Penang, Kedah and Perlis in full swing to contain rabies outbreak

GEORGE TOWN (THE STAR/ASIA NEWS NETWORK) - A battle is on to keep rabies at bay within Penang, Kedah and Perlis.

To date, 919 dogs have been culled in the three states under measures to contain and eradicate the disease.

The exercise is now in full swing with some 200 personnel from the Veterinary Services Department throughout the country deployed to the three rabies-hit states.

State Veterinary Services Department director Dr Siti Salmiah Tahir said the strays were caught using tranquillisers and put to sleep by injection on site.

"The dogs culled on the island will be incinerated while those on the mainland will be buried," she told a press conference at her office in Bukit Tengah on Friday (Sept 18).

The culling, announced on Thursday by Chief Minister Lim Guan Eng, goes on even as animal rights groups mount fresh protests.

Lim said the Penang government was firm on its decision to put stray dogs to sleep to prevent a rabies endemic here.

"This is not my decision but the decision of the state Health Services director and state Veterinary Services director who are experts on the issue," Lim told reporters here.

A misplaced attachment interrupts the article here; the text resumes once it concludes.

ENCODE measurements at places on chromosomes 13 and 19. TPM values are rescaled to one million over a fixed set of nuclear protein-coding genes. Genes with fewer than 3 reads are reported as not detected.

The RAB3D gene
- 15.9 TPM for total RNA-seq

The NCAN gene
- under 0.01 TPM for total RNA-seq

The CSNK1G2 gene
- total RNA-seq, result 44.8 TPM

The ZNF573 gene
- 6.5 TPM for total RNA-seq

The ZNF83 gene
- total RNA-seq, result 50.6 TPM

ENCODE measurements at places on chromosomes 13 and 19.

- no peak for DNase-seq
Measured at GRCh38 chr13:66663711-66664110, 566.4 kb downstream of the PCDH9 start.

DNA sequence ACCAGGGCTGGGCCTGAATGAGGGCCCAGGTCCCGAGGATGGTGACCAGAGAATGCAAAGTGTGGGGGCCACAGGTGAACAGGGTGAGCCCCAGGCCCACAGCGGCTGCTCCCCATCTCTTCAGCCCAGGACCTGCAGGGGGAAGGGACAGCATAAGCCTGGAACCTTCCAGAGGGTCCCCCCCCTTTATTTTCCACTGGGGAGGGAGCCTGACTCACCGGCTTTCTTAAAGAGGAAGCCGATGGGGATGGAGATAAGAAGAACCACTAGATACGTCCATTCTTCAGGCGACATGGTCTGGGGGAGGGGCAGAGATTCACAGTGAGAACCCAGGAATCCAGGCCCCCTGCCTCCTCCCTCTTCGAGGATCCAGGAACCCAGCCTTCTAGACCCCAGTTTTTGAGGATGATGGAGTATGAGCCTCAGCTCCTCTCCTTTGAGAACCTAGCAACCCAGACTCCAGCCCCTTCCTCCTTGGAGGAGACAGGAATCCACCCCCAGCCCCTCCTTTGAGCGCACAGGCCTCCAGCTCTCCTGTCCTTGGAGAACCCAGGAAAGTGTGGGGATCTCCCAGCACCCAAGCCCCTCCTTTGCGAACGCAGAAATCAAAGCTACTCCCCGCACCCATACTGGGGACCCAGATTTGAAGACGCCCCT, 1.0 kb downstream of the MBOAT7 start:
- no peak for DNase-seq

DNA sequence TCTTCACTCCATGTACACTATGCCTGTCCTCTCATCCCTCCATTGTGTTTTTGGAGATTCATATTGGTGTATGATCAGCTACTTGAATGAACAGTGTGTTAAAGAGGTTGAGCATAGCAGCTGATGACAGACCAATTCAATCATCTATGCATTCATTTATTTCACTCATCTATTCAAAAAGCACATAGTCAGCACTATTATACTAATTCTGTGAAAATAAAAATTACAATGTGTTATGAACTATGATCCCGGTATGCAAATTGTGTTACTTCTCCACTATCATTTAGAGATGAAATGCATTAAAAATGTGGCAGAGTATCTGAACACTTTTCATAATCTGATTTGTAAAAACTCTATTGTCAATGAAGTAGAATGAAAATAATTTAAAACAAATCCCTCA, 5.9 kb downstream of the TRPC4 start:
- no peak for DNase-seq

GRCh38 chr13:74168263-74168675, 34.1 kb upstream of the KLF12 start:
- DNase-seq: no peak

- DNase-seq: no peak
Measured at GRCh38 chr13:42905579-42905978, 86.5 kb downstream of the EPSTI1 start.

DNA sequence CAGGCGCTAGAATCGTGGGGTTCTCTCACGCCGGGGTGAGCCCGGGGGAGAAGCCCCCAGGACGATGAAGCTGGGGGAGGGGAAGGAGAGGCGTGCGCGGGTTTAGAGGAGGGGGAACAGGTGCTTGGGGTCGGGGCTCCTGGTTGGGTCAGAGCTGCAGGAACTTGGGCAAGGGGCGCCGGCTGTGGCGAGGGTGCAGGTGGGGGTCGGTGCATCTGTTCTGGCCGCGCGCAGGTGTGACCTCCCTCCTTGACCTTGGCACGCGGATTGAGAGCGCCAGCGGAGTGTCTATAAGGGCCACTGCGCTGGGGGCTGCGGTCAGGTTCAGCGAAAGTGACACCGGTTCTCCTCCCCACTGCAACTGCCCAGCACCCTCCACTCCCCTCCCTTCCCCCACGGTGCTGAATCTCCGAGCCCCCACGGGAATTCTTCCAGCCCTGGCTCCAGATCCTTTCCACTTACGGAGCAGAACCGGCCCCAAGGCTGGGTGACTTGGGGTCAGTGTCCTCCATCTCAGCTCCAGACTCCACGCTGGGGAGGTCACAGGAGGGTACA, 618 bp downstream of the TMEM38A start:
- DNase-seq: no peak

"Are the animal activists experts on dealing with the situation or merely looking at the rights of the animals?

"What about the rights of the people whose safety and health is of paramount importance to the state?" he asked.

Lim added that swift action was needed because rabies, which was first detected in Perlis and Kedah, had found its way to Penang in such a short period of time.

State Health Committee chairman Dr Afif Bahardin said Penangites could get their dogs vaccinated for RM35 (S$11.50) at the state Veterinary Services Department in Bukit Tengah.

"What is most important now, is not to interfere with the process and not to create infection risks.

"If you have dog shelters, avoid bringing new dogs into your shelter unless you are sure they have been vaccinated," he said.

On the estimated 25,000 stray dogs in the state, Dr Afif said the figure was derived from public complaints of stray dog packs in their areas.

"It has to be admitted that we had failed to control the growth of stray dogs in recent years.

"The government is not being cruel or inhumane, but culling is the most effective method to curb the spread," he added.

Under the Animals Act 1953, all dog owners must not allow their dogs to roam freely after the chief minister declares the state a rabies-infected area.

"Any dog found within a rabies-infected area which is not under effective control may be destroyed," states Section 39(5).

Any person who fails to keep his dogs secured without reasonable excuse, faces a fine of RM250."

Lim had also said at his press conference that while the authorities would destroy stray dogs, they would not enter homes to catch dogs.

He also issued an Anti-Rabies Vaccination order on Thursday, and anyone who fails to vaccinate his dogs within a period specified by the Veterinary Services Department may be fined RM250, and the dogs put to sleep.

In a statement, the Penang Society for the Prevention of Cruelty to Animals PCA said it would not be taking in any strays until Penang was declared rabies-free.